Before jumping islands, spend a day or two in Wellington – the coffee alone makes it worth it, but there’s also lovely architecture in the old wooden houses. Wellingtonians are a moody lot, in a poetic fashion, and the windswept landscape suits the serious yet quirky nature of its inhabitants. An iconic Wellington thing to do is ride the cable-car – what child doesn’t like to get up high and see the world from the eyes of a bird? Walk back to town through the Botanic Gardens, then visit Capital E, a venue for plays, exhibitions and dance/music performances geared for children but without the dumbing down, the tinny jingles or the garish consumerism. 

Connect with marine life at Kaikoura, on the east coast of South Island, where you will find an abundance of oceanic activities such as whale-watching and erm... eating lots of crayfish from the local chippies. There is also a good organic spot, Hilsops Café, for wholesome breakfasts before a busy day of eco-tourism. Kaikoura was originally densely settled by Maoris and is a good place to engage with their culture and spirituality, including learning about indigenous plants and trees and their medicinal and culinary uses in a half-day tour with Maori Tours Kaikoura – a wonderful way of understanding more deeply not only the people but also the land. 

An alternative to the tourist mecca that is Queenstown is the gentle country town of Wanaka about 70km to the north. It’s quaint and picturesque, especially in autumn, with dappled light and rich gold leaves set against weatherboard buildings and oodles of old-world charm. Lake Wanaka, the fourth-largest lake in New Zealand, nestled among the mountains of the southern Alps, offers all the adrenaline stuff that this country is so famous for – rock-climbing, jet-boating, river-sledging, sky-diving and so on – but also has some really fun things for younger kids, including Cinema Paradiso, with big comfy couches, beanbags and armchairs, and awesome home-made cookies and ice-cream to be devoured in the old-fashioned intermission. Kids also go nuts for the Puzzling World Maze, with its labyrinth, illusion rooms, hall of holograms and more. Just don’t lose them along the way – the maze is really quite difficult, and toddlers will need a reign lest they disappear and end up in David Bowie’s dark goblin world (tempting).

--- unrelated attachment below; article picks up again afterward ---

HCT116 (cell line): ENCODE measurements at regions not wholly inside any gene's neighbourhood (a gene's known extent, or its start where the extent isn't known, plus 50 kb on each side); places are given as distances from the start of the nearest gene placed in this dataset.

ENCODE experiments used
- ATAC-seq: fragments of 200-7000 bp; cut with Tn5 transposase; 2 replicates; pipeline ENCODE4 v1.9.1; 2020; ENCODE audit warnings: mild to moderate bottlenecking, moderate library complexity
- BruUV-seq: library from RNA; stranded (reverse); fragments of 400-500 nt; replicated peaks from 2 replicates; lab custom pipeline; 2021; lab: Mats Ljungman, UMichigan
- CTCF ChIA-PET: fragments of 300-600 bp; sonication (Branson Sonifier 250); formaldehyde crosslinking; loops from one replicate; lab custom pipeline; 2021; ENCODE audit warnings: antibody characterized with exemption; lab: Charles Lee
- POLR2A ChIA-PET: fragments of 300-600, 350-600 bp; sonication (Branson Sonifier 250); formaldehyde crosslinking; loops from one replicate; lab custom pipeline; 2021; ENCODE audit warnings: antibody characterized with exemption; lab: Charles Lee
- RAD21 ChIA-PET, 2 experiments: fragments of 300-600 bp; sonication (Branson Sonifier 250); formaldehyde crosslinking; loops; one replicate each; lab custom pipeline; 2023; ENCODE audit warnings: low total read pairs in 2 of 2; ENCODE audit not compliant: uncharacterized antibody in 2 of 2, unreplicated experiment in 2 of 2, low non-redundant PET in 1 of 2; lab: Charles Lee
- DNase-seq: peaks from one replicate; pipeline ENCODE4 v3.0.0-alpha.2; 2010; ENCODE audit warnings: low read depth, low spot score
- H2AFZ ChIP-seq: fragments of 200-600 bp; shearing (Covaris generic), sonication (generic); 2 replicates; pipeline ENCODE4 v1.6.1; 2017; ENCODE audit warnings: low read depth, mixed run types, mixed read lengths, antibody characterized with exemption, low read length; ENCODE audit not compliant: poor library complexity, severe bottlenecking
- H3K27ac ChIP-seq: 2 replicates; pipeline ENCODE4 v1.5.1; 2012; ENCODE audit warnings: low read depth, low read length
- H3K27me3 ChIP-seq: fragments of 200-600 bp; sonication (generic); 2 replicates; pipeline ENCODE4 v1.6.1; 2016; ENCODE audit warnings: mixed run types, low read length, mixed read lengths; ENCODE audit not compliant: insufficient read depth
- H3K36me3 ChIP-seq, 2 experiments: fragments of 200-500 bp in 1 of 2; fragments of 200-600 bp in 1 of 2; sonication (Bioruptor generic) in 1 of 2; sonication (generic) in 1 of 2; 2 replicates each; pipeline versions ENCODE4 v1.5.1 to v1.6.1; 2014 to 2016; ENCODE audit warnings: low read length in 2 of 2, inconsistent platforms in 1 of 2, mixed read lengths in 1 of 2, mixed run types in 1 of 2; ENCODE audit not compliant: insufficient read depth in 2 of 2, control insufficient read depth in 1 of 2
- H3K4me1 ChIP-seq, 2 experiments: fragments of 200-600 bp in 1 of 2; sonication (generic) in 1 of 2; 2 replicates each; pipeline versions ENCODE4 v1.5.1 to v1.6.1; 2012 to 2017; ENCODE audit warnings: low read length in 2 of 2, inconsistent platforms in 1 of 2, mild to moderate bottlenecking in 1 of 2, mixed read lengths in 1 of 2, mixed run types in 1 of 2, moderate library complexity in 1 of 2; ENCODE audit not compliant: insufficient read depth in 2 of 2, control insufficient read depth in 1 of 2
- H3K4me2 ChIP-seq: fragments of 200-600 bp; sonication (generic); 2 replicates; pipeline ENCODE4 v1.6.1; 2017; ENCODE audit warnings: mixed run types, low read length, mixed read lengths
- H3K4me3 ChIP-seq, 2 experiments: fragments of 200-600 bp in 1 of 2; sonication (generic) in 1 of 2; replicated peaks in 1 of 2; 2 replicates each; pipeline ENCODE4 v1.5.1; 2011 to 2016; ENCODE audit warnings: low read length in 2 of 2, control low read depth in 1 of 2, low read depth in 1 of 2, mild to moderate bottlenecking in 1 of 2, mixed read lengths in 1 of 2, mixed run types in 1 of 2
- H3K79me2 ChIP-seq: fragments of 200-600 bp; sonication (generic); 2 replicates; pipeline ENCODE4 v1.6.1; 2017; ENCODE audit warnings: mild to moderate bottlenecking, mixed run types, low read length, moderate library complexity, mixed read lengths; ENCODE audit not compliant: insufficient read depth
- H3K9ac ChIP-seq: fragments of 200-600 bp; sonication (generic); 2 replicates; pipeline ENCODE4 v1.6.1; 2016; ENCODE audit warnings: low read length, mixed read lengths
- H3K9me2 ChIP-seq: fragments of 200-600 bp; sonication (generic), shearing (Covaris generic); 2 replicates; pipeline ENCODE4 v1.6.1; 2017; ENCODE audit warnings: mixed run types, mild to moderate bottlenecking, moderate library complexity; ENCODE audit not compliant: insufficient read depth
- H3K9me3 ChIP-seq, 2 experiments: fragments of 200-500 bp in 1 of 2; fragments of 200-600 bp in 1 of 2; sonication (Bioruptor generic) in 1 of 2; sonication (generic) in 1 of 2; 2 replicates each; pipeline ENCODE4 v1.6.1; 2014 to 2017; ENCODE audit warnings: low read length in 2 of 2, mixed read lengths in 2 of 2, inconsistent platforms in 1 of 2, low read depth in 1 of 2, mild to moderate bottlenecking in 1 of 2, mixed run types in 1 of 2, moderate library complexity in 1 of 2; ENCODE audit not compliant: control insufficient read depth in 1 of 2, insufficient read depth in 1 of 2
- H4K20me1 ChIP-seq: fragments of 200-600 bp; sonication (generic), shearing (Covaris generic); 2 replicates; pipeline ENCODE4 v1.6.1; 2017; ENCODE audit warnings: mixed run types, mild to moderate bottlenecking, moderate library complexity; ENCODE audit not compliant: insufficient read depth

After treating the children, why not book in an adult day and go to the stunning Rippon Vineyard for some wine-tasting; Pinot Noir and Riesling are the speciality. Every other year, in the first week of February, Rippon hosts an all-day music festival with 12hrs of live Kiwi music, from jazz to rock, metal to hip hop, followed by a party. It’s a gorgeous place to be, with the main stage back-dropped by a crystal lake and cloud-streaked mountains, and the air so fresh you’ll feel cleansed even if you’ve been tippling all day.


As New Zealand is the ‘offshore farm’ to the rest of the world, expect family holidays to feature great produce with no air-mile stickers, including great wild fish and crayfish, mussels and pippies (cockles or surf clams). Whitebait fritters – little fried fishies, bound together in egg and salt and pepper, their tiny pale eyes blank and rather disconcerting – are a national dish.

If you go to a Maori cultural show, you may be invited to partake in a hungi – a pit is dug and filled with hot stones, then meat and vegetables are placed inside, covered and allowed to cook for hours. It is simple and delicious.

Zealand makes some of the world’s best Sauvignon Blancs, especially in the Marlborough region, so mums and dads can wash it all down with amazing wines.

When to go to New Zealand

Summer in New Zealand lasts from December to February, with temperatures usually peaking at around 26°C, so not too hot for family holidays. Spring is a moderate 20°C and autumn levels around 15°C. New Zealand rarely gets very hot but can be really cold in winter, especially on South Island, which can feel more like the South Pole.


There are some fantastic exclusive retreats to be found if your wallet can handle it, but New Zealand can also be a great place for inexpensive family holidays once you've shelled out for airfares (from £500pp) – campsites can cost from just a few dollars, hotel rooms from around $100. 

By Nicole Grimsdale